Sunday, November 16, 2008

Deer close-call!!

I was driving back to Garden City after spending Saturday with friends in Hays and I saw a buck heading towards the highway and if I hadn't slowed down I probably would have hit it! The buck actually stopped on the side of the road and looked at me before crossing the road. I got a close enough look to see that it was missing an antler. This was a good reminder to be careful and watch for deer this time of year. I had my camera sitting on the seat so I snapped a couple pictures!

Monday, November 10, 2008

Arkansas River pictures

Here are pictures of the Arkansas River in Kansas. Below is a picture of the river at Kendall, which is a tiny town 40 miles west of Garden City. Note all the salt cedar lining the banks of the river. Salt cedar is a non-native plant that uses about 2x the amount of water compared to native plants like willow and cottonwood.

Below is a picture of the Amazon Ditch headgates where water is taken from the river and put in the Amazon Ditch to carry surface water to farmers. The headgate is located between Kendall and Lakin and is about 35 miles from Garden City.

Below is a picture of the Arkansas River at Ingalls, which is a tiny town 28 miles east of Garden City. The river looks like this currently from about 20 miles west of Garden City, but sometimes it gets within a couple miles of Garden City during a wet year.

Interesting info...

I had a curious moment this morning and found myself looking up the population for towns I am familiar with in KS and CO. How bored am I? Actually, this weekend someone told me that Liberal KS was a big as Garden City and I just couldn't believe it so I hit the internet this morning and found that Garden City is about 10,000 more people than Liberal. Ha!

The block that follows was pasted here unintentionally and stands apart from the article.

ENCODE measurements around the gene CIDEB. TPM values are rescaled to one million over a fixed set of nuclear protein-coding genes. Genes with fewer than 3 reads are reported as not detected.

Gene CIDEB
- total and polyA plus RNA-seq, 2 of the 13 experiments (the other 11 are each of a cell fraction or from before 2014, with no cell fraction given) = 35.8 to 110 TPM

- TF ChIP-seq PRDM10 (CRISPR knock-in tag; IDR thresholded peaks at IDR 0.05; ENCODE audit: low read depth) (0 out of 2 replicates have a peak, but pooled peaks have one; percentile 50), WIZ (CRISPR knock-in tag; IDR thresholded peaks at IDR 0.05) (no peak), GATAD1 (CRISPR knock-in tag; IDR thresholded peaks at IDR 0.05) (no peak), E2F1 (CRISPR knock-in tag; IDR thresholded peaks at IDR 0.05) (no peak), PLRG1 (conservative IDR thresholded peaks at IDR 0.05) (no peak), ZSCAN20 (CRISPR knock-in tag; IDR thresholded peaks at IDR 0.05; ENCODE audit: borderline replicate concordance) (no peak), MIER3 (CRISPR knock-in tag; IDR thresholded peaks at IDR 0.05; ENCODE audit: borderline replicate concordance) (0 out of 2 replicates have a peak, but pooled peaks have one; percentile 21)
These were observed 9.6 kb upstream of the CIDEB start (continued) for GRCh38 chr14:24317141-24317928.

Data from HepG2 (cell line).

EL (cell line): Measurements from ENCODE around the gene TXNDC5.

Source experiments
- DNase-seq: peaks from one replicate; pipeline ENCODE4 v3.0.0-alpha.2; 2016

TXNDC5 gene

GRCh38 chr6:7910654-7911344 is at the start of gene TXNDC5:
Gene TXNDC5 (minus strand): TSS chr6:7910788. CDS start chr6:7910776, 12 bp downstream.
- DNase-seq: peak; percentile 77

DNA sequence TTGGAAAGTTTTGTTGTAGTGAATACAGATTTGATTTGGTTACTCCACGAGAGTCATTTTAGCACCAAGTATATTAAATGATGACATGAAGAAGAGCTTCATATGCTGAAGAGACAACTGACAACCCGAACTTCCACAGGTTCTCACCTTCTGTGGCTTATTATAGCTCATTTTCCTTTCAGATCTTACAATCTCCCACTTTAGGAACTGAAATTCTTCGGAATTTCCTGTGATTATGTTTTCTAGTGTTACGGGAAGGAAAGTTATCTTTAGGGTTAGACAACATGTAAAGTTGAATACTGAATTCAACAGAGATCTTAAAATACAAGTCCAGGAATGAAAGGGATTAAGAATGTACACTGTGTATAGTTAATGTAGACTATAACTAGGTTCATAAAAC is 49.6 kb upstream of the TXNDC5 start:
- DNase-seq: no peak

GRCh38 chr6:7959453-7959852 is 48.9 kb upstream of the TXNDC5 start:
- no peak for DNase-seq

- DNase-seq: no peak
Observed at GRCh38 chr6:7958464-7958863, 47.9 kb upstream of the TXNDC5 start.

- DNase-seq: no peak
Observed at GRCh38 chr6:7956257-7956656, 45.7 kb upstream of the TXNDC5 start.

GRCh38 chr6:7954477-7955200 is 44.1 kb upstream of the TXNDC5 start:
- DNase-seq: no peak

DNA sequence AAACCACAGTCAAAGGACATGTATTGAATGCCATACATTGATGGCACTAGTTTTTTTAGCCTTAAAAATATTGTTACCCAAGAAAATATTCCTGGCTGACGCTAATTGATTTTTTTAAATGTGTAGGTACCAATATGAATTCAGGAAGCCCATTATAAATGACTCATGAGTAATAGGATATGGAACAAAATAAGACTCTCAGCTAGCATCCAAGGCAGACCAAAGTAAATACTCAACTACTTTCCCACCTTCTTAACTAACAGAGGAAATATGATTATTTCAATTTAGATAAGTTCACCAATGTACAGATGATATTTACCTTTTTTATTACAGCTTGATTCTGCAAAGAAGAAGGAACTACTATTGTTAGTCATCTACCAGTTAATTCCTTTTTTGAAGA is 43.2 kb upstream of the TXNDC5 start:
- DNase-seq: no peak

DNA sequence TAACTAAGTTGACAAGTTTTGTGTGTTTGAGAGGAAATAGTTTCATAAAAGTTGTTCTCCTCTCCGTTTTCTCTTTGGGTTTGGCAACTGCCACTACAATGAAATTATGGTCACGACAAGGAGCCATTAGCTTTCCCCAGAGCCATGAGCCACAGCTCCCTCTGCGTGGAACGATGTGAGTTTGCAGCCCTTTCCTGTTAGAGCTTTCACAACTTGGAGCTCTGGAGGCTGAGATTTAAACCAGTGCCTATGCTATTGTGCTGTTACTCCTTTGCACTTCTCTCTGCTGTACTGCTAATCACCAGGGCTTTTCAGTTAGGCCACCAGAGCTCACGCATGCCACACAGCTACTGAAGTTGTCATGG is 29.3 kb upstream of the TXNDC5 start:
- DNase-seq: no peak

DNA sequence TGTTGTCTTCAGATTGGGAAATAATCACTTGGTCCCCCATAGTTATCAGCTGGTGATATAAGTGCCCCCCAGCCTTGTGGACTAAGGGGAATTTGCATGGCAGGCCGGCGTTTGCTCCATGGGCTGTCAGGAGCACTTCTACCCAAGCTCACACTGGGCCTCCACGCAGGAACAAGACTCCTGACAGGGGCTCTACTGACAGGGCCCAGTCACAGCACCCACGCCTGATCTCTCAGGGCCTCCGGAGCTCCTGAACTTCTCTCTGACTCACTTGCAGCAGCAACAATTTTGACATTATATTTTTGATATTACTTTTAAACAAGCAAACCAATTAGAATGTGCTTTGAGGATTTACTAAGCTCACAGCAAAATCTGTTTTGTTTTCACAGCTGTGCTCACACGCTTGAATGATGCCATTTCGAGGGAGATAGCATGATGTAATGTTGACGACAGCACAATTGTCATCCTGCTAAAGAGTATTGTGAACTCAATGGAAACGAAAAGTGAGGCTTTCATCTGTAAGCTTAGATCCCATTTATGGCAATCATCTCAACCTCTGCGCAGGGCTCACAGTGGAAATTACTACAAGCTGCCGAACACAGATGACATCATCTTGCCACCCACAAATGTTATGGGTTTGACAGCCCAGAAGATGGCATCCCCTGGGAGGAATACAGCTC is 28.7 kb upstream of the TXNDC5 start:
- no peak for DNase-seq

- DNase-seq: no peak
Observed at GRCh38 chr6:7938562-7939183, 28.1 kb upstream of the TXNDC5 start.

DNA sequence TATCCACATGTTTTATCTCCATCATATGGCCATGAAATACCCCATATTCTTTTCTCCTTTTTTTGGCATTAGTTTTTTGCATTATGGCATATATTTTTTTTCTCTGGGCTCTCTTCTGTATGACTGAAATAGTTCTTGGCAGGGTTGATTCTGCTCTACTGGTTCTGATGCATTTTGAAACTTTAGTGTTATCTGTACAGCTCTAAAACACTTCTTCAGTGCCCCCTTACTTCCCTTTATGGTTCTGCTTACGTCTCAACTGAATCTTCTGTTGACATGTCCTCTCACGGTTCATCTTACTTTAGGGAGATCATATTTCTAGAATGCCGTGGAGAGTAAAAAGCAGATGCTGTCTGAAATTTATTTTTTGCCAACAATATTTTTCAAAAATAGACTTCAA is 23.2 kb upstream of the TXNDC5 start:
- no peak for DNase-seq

South & west KS:
Garden City ~30,000 people
Dodge City ~26,000
Liberal ~20,000
Hays ~20,000
Scott City ~3,900
Lakin ~2,100
Syracuse ~1,900

Central & East KS:
Salina ~46,000
Manhattan ~50,000
Topeka ~122,000
Wichita ~360,000

Colorado cities I frequent:
Lamar ~8,900
La Junta ~7,500
Pueblo ~102,000

My hometown of Crete, Nebr. ~6,100
My college town of Kearney, Nebr. ~27,500
Lincoln, Nebr. ~226,000
My grad school town of Fargo, North Dakota ~93,000
My western North Dakota job town of Dickinson ~16,000

Wednesday, October 29, 2008

What is it?

*Click on the picture for a larger view*

Above is a picture taken yesterday by Mitch in my office. I think this is a bull snake because there isn't a rattle and the snake is already a foot long. I ran into a similar-sized snake in North Dakota and it definitely rattled. The snake's coloring is enough to give you quite a jolt though!

** Update ** I have recently been bragging about my awesome rattlesnake pictures (from summer 2006 in western North Dakota) so I figured I better post them to back up my claims! Enjoy! Or slowly back away from your computer and scream for help...

Monday, October 13, 2008

(Rainy) weekend in Colorado Springs

Yet another weekend adventure took me to the base of Colorado's Rocky Mountains. I was in Colorado Springs to visit my uncle with my parents in tow and we had a great time even though the weather was dreary. Saturday was 40 degrees all day with intermittent sprinkles and rain. Still, we spent nearly an hour that morning wandering (frozen) through the Garden of the Gods. That was awesome with the trees turning fall colors among the rock formations. I did notice that there are a few rotton apples in the Garden of the Gods, in the form of a nasty plant called burdock. I hope somebody in Colorado Springs is herbicide-friendly enough to spray the burdock, otherwise yet another invasive plant will continue to degrade our nation's natural treasures.

** Burdock **